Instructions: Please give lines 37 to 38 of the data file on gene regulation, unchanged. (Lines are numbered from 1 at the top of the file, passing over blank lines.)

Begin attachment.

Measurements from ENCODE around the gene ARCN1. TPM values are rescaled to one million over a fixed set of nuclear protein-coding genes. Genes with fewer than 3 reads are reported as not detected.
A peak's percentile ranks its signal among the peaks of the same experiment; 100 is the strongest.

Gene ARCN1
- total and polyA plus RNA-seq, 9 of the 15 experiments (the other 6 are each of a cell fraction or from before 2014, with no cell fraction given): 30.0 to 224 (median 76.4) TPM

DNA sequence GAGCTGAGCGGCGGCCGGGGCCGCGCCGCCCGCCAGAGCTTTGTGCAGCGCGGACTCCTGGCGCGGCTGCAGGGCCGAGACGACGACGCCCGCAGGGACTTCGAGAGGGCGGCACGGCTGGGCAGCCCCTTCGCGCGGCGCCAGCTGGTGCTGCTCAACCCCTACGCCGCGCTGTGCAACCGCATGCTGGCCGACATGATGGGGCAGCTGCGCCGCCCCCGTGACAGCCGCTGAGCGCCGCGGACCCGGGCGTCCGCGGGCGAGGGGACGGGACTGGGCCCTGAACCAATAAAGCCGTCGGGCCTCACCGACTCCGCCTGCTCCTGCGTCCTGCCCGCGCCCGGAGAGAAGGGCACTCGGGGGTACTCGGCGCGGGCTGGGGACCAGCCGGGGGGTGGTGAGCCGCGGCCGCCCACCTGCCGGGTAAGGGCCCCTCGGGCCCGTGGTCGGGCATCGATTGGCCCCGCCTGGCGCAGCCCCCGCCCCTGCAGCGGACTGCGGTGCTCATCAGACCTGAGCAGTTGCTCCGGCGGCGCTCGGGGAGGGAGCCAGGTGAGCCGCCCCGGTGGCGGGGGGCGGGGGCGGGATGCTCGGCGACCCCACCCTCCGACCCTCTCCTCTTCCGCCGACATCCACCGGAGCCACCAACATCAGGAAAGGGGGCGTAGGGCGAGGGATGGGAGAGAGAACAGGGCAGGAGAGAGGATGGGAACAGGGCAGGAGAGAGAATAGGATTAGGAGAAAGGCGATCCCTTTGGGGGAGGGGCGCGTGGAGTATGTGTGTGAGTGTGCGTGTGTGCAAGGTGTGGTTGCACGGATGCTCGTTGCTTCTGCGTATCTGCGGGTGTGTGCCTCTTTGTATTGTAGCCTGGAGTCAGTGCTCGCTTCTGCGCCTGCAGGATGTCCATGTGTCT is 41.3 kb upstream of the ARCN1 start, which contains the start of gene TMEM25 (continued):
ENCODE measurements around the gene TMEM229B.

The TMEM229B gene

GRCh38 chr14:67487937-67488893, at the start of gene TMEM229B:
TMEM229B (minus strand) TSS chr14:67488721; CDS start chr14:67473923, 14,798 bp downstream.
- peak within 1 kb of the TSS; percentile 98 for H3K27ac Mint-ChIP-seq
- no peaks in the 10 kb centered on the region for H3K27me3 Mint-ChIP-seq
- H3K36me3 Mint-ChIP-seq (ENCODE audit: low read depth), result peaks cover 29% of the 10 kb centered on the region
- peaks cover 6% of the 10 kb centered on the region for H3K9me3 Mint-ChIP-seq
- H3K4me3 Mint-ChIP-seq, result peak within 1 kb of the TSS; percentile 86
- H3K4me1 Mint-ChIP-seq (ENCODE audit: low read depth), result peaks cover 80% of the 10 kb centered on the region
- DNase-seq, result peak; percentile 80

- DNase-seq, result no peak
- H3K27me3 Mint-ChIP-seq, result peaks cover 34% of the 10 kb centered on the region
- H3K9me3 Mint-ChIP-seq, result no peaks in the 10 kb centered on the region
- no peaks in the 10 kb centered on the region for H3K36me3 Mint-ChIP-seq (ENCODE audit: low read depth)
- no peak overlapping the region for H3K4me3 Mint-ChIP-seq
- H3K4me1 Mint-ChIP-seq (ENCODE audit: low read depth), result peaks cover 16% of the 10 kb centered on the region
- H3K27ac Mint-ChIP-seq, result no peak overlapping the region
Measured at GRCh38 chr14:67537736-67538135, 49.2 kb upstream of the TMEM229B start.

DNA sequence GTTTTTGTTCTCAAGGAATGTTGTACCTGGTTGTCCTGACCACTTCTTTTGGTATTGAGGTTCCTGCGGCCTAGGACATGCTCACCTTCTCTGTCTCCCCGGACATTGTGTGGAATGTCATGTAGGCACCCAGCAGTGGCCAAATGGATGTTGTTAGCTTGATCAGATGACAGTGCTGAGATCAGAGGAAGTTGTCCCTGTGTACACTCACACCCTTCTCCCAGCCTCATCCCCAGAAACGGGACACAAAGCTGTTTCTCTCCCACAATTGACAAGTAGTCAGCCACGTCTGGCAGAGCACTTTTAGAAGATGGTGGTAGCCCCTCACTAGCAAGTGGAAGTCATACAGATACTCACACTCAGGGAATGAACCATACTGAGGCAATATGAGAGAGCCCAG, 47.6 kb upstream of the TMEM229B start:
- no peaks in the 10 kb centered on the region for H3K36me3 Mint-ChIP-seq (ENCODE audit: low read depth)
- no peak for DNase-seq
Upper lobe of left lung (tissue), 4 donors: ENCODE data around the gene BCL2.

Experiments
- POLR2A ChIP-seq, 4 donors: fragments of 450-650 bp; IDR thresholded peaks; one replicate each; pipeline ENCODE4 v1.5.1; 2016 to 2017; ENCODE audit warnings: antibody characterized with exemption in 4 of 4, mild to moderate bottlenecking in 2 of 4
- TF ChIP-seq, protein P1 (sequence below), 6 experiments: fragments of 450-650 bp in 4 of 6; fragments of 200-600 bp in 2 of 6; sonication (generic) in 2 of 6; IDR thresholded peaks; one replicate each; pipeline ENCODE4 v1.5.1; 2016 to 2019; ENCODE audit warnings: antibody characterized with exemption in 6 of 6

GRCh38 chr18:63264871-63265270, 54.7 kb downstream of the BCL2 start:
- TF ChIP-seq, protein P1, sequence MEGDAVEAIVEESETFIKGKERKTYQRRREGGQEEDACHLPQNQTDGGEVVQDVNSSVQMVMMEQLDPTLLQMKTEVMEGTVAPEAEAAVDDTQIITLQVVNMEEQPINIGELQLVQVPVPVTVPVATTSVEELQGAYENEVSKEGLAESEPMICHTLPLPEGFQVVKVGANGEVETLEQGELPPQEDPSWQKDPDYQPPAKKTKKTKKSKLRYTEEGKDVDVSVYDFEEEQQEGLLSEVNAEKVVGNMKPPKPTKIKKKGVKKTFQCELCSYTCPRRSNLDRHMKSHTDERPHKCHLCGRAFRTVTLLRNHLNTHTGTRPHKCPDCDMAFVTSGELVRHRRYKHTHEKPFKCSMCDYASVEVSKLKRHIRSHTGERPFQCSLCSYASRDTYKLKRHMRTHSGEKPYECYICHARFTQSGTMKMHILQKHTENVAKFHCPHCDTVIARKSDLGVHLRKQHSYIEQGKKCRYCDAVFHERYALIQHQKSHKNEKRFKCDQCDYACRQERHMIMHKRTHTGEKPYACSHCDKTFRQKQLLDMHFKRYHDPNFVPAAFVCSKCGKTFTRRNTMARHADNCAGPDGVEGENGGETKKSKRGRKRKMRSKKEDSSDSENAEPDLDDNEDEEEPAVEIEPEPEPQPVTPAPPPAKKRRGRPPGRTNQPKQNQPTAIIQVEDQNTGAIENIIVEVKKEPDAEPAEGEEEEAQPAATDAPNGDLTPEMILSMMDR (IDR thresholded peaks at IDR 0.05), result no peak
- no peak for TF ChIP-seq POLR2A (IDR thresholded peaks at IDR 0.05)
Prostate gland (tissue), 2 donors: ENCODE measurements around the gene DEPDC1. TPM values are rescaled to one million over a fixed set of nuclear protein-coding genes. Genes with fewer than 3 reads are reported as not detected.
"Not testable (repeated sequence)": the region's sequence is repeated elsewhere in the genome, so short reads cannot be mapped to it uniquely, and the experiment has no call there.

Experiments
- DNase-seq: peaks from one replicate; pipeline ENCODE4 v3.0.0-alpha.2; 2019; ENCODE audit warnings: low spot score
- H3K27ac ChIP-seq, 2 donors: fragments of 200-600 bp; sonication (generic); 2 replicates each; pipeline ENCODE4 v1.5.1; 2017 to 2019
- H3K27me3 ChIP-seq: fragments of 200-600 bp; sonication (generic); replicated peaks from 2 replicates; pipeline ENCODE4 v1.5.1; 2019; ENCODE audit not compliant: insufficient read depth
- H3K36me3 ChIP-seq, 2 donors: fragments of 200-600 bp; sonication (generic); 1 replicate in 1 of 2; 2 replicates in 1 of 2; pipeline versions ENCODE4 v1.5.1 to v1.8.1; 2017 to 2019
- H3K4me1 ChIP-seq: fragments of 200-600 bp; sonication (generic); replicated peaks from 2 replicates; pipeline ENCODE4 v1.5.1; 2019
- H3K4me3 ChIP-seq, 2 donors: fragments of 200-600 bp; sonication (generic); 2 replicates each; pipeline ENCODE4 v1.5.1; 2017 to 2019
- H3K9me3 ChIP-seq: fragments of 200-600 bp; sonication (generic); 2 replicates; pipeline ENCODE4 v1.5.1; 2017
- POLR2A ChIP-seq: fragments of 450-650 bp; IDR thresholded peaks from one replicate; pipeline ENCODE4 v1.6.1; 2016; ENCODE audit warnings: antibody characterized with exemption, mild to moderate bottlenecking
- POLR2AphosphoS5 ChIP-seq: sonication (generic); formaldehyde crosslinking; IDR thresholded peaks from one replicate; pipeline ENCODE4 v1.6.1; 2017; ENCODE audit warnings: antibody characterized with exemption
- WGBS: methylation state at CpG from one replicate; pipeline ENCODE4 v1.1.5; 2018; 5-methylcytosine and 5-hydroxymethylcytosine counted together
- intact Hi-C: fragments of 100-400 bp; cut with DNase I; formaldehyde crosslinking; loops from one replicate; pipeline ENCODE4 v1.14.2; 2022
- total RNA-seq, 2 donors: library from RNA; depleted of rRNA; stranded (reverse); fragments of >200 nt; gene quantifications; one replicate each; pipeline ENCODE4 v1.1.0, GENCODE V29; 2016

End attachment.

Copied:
Experiments
- DNase-seq: peaks from one replicate; pipeline ENCODE4 v3.0.0-alpha.2; 2019; ENCODE audit warnings: low spot score